I'm studying the Grand Diplome at Cordon Bleu in London

Archive for April, 2012

Day 70 – Basque – Fri 27th April

Chef Gilles took the demo today (he has taken all but the 1st 2 cuisine demos this term) and cooked a couple of dishes from the Basque region of France which is in the south west along the border with Spain.

The first was chicken cooked basque style. The legs were braised with onions and red, yellow and green peppers and a little epilette pepper. The sauce was then reduced and liquidised. The breasts were rolled in cylinders and wrapped in Bayonne ham and baked in the oven. The chicken was served with a rice pilaf, some strips of peppers and a crisp baked shard of Bayonne ham.

Next the chef cooked a dessert which was a sweet pastry filled with a rum flavoured creme patissiere.

Then we had another practical with chef David, cooking the duck legs and foie gras. My, and several others, duck legs were not cooked in the time given to us in the class – 2 hours of cooking in duck fat. There is no definite time for cooking these – they’re cooked when tender – and long slow cooking is preferable to faster cooking. However they were almost tender and the potato salardaises was cooked well.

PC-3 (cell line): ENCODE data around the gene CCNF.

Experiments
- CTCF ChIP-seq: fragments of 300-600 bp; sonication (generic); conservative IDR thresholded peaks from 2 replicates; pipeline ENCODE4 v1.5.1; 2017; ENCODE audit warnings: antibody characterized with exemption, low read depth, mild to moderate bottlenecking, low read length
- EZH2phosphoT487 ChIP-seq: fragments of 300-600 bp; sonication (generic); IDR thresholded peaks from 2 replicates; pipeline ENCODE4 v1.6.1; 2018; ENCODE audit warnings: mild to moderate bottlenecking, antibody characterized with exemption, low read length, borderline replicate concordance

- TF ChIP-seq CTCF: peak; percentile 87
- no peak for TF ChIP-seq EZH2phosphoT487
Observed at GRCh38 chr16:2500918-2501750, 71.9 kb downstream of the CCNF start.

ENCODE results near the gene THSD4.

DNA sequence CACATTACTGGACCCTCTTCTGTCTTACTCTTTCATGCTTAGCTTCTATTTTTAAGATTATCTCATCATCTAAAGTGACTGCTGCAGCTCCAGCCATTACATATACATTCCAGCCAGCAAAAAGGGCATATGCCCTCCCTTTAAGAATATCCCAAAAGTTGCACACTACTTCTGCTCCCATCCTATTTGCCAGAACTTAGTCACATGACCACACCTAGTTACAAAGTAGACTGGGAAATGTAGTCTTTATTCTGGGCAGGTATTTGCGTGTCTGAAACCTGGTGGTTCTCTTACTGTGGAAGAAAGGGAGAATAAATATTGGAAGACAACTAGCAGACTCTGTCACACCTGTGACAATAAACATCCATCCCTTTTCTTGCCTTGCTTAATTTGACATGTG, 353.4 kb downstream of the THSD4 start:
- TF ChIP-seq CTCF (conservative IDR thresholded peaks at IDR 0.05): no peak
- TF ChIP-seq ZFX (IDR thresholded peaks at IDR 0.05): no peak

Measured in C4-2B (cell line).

So was the foie gras. It’s amazing how much fat comes out of the foie gras as it cooks. It’s actually cooked in a dry pan and the fat runs out as it cooks. However I managed to cook it well and the sauce for both dishes was lovely.

Several people didn’t want their duck legs so, even though I only cooked 2, I came home with 5. Yummmmm.

Day 69 – Perigord, more duck – Thurs 26th April

We started today with the duck breast dish from yesterday and preparing the duck legs for the confit. We each had a whole duck to butcher, i.e. remove the breasts and legs and chop up the carcass to make the stock. We also had chef David taking us for the practical which was a change for us as we had only had him once before and that was in the 1st week of basic cuisine. He was very organised and a good teacher.